Is this on topic? Also, is it offensive?
Black is beautiful. Now, more than ever, stigmas associated with darkness are coming into the view of the public. Historically, resistance and unwillingness to change or to see the utility of inclusiveness have caused these connotations. Activists stress the reevaluation of outdated views, and show by demonstration how powerful, brilliant, and capable black can be. In view of open-minded progressiveness, I think it's time we embrace darkness as the new light. Public support of this mentality could help all sorts of people, even those not directly affected. Just to start with, accepting dark as the new light might help children from every background reach their full potentials in school, and even lessen the burden of public schools on the average taxpayer.
I believe we can agree that education is an investment worth paying for. However the sad truth is that the inefficiency of the public schools is unacceptable. The amount of money that goes into the school system should produce much more quality than can be seen currently. Many students graduate from high school and elementary school not having learned much, or unable to apply what they do know to practical use.
The average school in the Chicago Public Schools system spends half a million dollars annually on energy alone. With about 700 schools, CPS can lose funds approaching $350,000,000 a year, not to mention nationwide energy costs. These expenses get transferred to the common citizen through taxes. Many of these very citizens send their children to these schools, and time and time again are unsatisfied with the outcome. Logically, there are two ways this can be addressed: schools can cut their budgets, or increase their efficiency to provide more appropriate results. To best incorporate both of these approaches, power should be cut from schools altogether. The very principle of this sets a good example for students, as they need to learn the importance of budgeting, prioritizing, and making certain sacrifices. I believe any child would be glad to participate in such a learning experience and contribute to the conservation of finances. Aside from this, children would benefit from a lack of light and temperature control in several ways, and even become healthier people from a lack of electricity.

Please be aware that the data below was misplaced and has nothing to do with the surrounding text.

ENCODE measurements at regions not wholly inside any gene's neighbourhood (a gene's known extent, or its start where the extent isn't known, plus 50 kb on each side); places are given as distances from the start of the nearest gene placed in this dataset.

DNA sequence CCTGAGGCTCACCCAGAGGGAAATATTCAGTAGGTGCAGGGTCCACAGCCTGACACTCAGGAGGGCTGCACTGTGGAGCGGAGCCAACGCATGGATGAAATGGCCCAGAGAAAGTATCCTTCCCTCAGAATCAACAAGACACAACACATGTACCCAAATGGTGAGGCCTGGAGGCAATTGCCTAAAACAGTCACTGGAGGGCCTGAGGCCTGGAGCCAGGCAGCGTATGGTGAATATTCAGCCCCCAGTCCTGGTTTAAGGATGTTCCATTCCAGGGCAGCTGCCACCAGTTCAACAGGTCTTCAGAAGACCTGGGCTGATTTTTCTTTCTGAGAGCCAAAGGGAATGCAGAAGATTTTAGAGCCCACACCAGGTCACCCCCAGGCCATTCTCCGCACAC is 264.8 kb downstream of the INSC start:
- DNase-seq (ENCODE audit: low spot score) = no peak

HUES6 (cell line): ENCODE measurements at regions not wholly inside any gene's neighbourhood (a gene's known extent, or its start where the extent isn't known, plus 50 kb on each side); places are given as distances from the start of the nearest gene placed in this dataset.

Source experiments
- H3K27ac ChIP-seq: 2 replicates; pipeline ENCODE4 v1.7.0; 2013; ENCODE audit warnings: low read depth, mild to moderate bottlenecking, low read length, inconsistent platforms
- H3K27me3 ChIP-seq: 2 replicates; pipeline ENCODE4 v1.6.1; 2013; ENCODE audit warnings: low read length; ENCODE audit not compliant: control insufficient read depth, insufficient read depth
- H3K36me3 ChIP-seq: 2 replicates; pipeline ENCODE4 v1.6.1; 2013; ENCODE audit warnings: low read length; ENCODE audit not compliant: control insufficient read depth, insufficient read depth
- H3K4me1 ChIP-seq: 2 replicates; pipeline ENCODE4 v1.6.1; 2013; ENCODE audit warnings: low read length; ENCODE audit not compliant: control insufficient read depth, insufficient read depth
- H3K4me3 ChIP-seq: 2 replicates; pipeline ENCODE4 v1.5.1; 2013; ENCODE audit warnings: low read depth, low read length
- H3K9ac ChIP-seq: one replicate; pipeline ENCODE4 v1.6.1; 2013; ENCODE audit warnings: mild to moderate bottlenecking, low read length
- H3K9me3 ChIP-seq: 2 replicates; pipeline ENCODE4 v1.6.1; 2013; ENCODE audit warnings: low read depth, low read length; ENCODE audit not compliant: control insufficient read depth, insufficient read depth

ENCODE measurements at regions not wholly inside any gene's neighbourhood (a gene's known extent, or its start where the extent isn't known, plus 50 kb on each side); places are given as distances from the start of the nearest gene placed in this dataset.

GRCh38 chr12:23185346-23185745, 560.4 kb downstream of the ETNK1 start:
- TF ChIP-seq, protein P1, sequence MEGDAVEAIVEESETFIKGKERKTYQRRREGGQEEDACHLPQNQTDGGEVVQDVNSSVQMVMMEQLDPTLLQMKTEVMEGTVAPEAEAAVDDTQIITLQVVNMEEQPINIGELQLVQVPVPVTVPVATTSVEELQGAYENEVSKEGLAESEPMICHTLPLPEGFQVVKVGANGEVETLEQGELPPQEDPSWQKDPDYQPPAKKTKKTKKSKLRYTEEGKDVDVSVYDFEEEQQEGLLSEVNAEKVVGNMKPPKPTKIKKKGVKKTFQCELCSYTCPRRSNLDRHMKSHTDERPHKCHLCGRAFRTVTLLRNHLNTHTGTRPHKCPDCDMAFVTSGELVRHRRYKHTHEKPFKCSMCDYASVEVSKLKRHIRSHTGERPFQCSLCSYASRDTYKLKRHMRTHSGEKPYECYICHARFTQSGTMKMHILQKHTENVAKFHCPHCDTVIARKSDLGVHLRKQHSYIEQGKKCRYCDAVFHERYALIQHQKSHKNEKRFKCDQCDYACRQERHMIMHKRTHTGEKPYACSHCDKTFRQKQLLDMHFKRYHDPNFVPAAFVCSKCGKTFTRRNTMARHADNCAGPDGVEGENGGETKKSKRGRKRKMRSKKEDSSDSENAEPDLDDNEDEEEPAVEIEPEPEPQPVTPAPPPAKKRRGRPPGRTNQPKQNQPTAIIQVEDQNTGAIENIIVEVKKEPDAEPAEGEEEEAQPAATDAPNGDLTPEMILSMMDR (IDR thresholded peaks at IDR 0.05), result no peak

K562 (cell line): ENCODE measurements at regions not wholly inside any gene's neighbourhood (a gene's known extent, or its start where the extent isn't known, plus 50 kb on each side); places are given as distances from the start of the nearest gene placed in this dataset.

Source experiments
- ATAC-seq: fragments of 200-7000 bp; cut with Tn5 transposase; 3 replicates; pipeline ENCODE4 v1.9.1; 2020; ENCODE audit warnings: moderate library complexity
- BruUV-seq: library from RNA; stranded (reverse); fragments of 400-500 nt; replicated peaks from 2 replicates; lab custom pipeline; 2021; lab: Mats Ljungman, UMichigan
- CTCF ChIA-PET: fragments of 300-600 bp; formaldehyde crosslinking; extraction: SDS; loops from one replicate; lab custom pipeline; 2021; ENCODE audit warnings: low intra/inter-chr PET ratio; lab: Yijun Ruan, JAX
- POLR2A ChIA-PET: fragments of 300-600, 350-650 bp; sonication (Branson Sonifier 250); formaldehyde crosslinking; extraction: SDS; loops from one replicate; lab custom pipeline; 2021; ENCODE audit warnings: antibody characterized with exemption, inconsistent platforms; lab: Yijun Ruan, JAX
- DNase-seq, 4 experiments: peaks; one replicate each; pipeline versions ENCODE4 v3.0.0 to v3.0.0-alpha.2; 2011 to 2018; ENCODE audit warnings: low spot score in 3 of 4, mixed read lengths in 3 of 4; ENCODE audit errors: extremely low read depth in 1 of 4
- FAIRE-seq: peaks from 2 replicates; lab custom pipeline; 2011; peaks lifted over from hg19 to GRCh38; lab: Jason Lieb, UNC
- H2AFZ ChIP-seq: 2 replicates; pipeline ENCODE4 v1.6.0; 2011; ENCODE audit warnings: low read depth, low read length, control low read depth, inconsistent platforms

Countless studies show that when one of a person's senses is dulled, others sharpen drastically. If classrooms were dark, not only would it set a calm mood for the absorption of information, but it would also help focus their listening and awareness. Distractions would be even further lessened because students would be unable to hide lit-screened electronic devices in the dark. The absence of light in schools would leave students unable to cram information from textbooks right before assessments, and therefore, they would be more likely to review material at home as recommended. Students' overall performance in and out of school would increase, because kids would study taught concepts at home. Plus, students who can't see each other will be less likely to engage in pointless high school relationships, which can be very time consuming and distracting from more important academic priorities. This would certainly decrease teen pregnancy rates, which would then lead to less high school dropouts.